This is my first blog ever. The reason is simple: I’m not a natural writer. I prefer strategy, details, numbers, and efficiency. One of the most recent personality tests my husband Ben and I took said “Lynley appreciates efficiency of words.” Having said that, when asked if I’d consider writing a blog about the importance of making friends with those who are unchurched, dechurched, or simply unsure of what they believe, I was immediately on board. This is something that will bring out a lot of words for even my word-efficient self.
Confession: there was a very long period of time in my life (essentially all of it until 5 years ago) where I believed surrounding myself with only Christian friends was best for my spiritual growth. I believed that also to be true for my children. Surely these relationships would “spur us on towards love and good deeds” (Hebrews 10:24). All I had ever heard was Paul’s warning of, “Do not be yoked with unbelievers” (2 Corinthians 6:14). I assumed that meant I should steer clear of the nonreligious crowd. I kept myself protected and swam with my school of fish.
Then we moved to Denver. And it all began to change.
The Book of Acts says that God ordains “the exact places we should live” (Acts 17:26), and the place He chose for us was quite possibly one of the most social streets in all of Denver. Our street was brimming over with highly educated, very welcoming neighbors who were on a spectrum of “very friendly toward the Mandrells” to “very skeptical about incoming churchy folk.” We had moved to Denver 1) with the help of the North American Mission Board, 2) to start a Baptist church from scratch, and 3) in one of the most Post-Christian cities in America. They all assumed we were moving onto the street just to pass out tracts and call them to repent.
Within the first week, we were asked a wild mix of questions such as “What denomination are you?” “Why do denominations even exist?” “What’s a church plant?” “What’s a church?” “Do we handle snakes?” “Do we speak in tongues?” “Are you and your daughter allowed to wear pants or only skirts?” “Do we drink?” “Do we smoke?” “What’s our opinion on drinking?” “What’s our opinion on marijuana?”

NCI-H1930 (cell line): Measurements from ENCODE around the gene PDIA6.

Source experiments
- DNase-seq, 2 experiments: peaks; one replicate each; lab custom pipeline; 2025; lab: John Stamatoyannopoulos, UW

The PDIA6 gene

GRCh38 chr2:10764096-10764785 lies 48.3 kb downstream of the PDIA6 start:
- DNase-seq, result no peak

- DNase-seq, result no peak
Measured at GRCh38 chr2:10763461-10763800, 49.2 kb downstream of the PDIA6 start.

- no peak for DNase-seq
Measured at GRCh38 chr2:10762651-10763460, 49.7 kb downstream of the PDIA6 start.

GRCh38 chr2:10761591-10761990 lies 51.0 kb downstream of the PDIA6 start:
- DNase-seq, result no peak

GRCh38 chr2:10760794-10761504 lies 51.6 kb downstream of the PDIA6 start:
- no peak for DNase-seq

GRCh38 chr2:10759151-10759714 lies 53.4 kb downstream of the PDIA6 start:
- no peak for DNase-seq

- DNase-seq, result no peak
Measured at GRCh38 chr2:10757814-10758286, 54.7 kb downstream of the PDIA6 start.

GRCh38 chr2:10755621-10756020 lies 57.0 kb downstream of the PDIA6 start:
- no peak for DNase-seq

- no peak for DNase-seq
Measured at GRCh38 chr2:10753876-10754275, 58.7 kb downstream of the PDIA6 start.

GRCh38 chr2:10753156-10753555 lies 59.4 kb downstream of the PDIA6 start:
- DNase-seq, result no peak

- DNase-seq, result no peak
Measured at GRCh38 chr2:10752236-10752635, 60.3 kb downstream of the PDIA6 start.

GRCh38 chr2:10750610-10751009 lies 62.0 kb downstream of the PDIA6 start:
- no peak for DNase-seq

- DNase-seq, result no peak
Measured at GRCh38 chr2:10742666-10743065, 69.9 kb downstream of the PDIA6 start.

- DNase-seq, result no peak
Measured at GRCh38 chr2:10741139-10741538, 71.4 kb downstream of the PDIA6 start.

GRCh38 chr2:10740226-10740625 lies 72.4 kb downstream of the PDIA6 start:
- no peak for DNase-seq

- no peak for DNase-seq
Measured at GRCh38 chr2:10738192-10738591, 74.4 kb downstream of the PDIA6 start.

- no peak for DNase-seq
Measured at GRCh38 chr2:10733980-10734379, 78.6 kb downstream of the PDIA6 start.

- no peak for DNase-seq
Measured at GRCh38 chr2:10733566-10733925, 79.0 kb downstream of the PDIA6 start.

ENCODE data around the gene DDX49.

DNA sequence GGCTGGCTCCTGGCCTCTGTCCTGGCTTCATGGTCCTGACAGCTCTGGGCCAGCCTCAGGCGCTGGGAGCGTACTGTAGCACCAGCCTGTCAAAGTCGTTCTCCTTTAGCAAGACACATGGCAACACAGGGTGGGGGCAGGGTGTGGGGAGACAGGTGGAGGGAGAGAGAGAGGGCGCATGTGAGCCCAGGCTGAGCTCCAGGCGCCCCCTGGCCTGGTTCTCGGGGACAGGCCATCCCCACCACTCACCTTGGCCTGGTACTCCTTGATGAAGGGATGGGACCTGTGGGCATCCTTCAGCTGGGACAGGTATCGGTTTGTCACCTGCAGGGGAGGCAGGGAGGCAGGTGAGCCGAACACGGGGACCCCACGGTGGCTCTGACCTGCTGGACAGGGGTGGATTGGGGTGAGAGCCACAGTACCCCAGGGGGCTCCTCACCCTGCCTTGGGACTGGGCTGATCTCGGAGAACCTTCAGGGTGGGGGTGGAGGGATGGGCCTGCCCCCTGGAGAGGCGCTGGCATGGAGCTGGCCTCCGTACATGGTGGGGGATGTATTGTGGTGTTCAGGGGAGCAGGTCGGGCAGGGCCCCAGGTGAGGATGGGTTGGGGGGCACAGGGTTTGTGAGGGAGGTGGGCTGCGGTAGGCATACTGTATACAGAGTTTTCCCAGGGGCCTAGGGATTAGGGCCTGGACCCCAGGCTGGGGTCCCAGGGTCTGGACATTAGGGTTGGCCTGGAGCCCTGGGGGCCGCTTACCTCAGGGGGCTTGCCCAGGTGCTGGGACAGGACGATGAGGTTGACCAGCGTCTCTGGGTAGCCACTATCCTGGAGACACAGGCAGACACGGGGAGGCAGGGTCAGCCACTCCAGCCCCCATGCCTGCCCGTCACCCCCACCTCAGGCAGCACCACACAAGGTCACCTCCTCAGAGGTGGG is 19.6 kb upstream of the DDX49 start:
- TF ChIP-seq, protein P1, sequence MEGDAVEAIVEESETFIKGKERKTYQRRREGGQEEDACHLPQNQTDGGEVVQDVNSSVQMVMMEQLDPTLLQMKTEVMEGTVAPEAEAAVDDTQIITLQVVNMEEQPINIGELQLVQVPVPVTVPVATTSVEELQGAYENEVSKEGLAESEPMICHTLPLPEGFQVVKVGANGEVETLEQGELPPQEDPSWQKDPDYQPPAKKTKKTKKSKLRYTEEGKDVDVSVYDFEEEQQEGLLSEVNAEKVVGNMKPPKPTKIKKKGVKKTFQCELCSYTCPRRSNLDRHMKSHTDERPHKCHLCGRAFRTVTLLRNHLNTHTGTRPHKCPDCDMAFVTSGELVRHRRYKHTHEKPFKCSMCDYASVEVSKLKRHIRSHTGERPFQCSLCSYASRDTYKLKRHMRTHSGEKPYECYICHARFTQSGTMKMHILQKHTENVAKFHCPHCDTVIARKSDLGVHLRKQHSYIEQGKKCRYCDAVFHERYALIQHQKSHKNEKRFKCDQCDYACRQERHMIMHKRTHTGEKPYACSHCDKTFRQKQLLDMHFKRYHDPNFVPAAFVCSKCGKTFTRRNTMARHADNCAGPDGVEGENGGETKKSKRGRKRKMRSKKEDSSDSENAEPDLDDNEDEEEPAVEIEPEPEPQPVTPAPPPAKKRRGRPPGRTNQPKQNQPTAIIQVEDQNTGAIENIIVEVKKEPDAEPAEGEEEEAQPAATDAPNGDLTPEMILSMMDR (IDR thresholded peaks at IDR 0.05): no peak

I don’t know why my heart changed so quickly, but within that first week I remember feeling refreshed by the authenticity of this new world. I knew I was going to love Colorado! I chose to bloom where I was planted, learn the culture, and own my faith.
Since church plants are a slow-go at the start, building relationships with neighbors felt like a natural place to start. I went all in. We hiked. We bought bikes (being choosy because Colorado people will write you off for riding a bad bike). We hosted cookouts at our house. We bought three different boxes of “get to know you” cards to use during these cookouts to simply have fun with our new friends. We asked what they believed. We asked why they believed it. We asked about their families, kids, and jobs. We asked about their frustrations/hurts with religion. In all this Q&A, we received raw, authentic answers to our questions.
Over several years, we came up with a list of do’s and don’ts in building relationships with spiritual explorers. I want to share them with you now.
DO Invite People Into Your Life, Not to a Location
I was going to be friends with the neighbors on my street whether they ever darkened the door of our church or not. In their book I Once Was Lost, Don Everts and Doug Shaupp list the major thresholds postmodern people must pass through on their way to accepting Christ. The first major threshold is met on the day they meet a Christian that they trust and like. This is a game-changer for the skeptic. If I accomplished nothing else on Russell Court than this, I know that I created trust with many of my neighbors, and I will always count that as a win.
DO Encourage Questions
Quoting Everts and Shaupp again, “Jesus often asked questions of those around him. This seems normal, but when you consider that Jesus knew everything already, it makes you rethink why Jesus did ask so many questions. It seems He used questions not to elicit information from people but rather to stir within them some thought or emotion.”
Ben and I learned that we could build stronger rapport with our neighbors by drawing them out than we could by shoving truth in. This is not something that is preached much today. Sermons on listening are not a normal part of evangelism training.
DON’T Call Them Lost
Nonreligious people would never refer to themselves in such a way, and they would resent the label. Even though Jesus came to seek and to save the lost, we have to be careful in this culture how we use those words on our websites and social media. Our church would challenge folks to bring their non-religious friends, or those interested in exploring Christianity. The softer language made a difference in our outlook.
DON’T Use “Churchy” Words
I don’t know about you, but I personally dislike talking to a doctor that uses technical terms I don’t understand. We call that bad bedside manner. What if we as Christians began to evaluate our “bedside manner” and were more careful about words we use? We can use big words like “sanctification” that wow people, or we can simply say “spiritual growth” and involve them. We found that this purposeful simplification made our non-religious friends feel more at home.
I could write more on this subject, but those are a few basics that will hopefully help stir up some fresh thinking in reaching out to your non-religious friends and neighbors. Jesus made it a habit of hanging out with the non-religious crowd. Are we?
Lynley Mandrell is the wife of Ben Mandrell, the new president and CEO of LifeWay Christian Resources. Before coming to LifeWay, Ben and Lynley spent five years in Denver, CO, planting a church designed to reach the unchurched. She is a mother of four and a fan of Reese’s Peanut Butter Cups, Dr. Pepper, and silence.